GodDaughter2 will be telling me more about all this soon. Like: Were there any other recent photos of Oscar that would have worked the same trick? I don’t want to jump to conclusions, as people say when they do want to jump to conclusions, but maybe without my photos, Oscar would have ended up having a totally different life.

The heart of the operation was the much grumbled-about social media. The above poster was concocted in London by a friend of GD2’s, and then socially media-ed all over the local area in France. Facebook, take a bow. In addition to being an actual friend of mine, GD2 is a Facebook “friend”, but I hadn’t been paying attention to her Oscar postings, until she phoned and then emailed me about all this excitement:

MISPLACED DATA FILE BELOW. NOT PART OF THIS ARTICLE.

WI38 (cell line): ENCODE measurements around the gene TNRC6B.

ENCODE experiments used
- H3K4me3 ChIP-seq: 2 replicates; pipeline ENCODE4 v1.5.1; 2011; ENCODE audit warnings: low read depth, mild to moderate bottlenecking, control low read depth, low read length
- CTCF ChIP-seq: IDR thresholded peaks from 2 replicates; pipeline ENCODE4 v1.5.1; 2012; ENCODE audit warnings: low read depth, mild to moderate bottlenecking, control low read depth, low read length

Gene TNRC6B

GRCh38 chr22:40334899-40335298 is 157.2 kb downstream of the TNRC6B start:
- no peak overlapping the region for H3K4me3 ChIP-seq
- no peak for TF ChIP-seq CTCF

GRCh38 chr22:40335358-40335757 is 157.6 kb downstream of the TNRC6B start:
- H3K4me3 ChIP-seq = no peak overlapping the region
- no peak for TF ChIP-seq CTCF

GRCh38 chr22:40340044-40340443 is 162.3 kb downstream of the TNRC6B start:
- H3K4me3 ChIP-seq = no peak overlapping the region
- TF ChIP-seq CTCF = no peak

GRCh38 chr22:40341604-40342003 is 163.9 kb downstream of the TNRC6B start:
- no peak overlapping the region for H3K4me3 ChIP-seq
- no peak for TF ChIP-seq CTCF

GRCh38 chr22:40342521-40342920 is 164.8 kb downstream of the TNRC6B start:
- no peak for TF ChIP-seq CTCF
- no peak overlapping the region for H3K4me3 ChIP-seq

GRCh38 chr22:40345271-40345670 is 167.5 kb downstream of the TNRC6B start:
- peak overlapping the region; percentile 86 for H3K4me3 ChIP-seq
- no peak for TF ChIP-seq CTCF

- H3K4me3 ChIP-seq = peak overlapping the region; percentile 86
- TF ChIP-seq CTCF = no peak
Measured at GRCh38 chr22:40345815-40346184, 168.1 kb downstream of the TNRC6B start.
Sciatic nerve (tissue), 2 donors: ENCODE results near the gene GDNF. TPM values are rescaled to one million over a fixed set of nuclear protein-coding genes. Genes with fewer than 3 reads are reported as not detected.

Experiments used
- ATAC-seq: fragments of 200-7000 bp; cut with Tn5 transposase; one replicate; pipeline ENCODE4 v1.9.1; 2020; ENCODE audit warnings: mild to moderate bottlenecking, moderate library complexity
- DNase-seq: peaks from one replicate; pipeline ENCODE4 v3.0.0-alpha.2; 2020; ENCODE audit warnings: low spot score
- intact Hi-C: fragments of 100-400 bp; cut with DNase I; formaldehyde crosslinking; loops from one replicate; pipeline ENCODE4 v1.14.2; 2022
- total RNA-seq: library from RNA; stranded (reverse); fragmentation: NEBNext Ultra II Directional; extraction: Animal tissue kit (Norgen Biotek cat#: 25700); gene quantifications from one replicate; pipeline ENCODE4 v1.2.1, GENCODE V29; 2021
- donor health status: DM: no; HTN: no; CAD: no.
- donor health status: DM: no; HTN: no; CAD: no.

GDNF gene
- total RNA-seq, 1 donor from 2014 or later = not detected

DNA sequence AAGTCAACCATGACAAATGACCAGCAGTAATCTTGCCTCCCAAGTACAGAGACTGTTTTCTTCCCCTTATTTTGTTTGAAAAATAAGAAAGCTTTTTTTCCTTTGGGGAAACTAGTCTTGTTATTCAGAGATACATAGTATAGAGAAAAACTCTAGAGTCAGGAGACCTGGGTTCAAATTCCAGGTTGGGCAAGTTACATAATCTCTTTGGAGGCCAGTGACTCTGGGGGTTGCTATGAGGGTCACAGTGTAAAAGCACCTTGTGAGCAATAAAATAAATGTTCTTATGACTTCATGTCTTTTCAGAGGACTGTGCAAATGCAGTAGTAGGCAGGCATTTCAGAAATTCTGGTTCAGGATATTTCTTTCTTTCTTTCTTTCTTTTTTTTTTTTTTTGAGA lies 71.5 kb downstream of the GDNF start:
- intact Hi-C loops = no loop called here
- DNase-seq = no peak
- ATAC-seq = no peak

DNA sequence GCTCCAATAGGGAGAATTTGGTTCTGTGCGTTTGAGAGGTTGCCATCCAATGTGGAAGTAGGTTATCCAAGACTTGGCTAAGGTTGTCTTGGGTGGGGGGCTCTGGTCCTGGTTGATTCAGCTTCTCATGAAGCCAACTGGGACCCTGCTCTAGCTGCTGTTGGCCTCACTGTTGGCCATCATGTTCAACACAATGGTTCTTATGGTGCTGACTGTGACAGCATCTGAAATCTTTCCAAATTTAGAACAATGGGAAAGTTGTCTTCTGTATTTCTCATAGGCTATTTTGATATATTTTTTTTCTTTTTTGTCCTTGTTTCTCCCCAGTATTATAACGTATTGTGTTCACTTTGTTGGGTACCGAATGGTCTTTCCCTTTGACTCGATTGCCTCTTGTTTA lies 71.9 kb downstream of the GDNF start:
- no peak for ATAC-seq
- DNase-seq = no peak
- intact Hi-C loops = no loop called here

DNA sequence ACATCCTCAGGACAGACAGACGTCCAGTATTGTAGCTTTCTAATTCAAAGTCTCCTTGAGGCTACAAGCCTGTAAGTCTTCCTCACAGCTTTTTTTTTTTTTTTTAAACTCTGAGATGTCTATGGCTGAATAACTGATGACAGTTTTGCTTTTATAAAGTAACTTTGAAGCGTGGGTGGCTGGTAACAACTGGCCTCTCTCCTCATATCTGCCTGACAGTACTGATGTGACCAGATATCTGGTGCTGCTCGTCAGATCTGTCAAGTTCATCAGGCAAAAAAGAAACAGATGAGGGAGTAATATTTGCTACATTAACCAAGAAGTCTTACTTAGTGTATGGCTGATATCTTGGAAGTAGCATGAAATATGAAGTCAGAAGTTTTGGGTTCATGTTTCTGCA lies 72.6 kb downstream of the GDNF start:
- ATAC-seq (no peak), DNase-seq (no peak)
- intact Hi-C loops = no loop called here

About 300 people shared various posts I posted on Facebook to find Oscar. He left Monday, I started looking for him last night and we got him today!

GD2 made all this happen while in London, that email having arrived was yesterday, last night being Wednesday evening. It seems that Oscar, having got lost, was then cared for by another family. But when, thanks to the above social media activity, they got in touch and Oscar got back to his original carers, GD2’s family, he apparently spent many hours sleeping, which is not the routine I recall when I was there. This tells to me that he was very stressed while away, and was relieved to be home. With home needing no sneer quotes, the way it might with some cats.

6k has also been impressed by these Oscar photos, this one in particular …:

…, and he has been making that the basis of various would-be internet memes, of which this one is the latest:

Reuniting lost loved-ones is a classic excuse for the Total Surveillance World we now live in.

And actually (see above (sometimes)) quite a good excuse. If I, or someone, had not been surveilling Oscar, he might still be lost.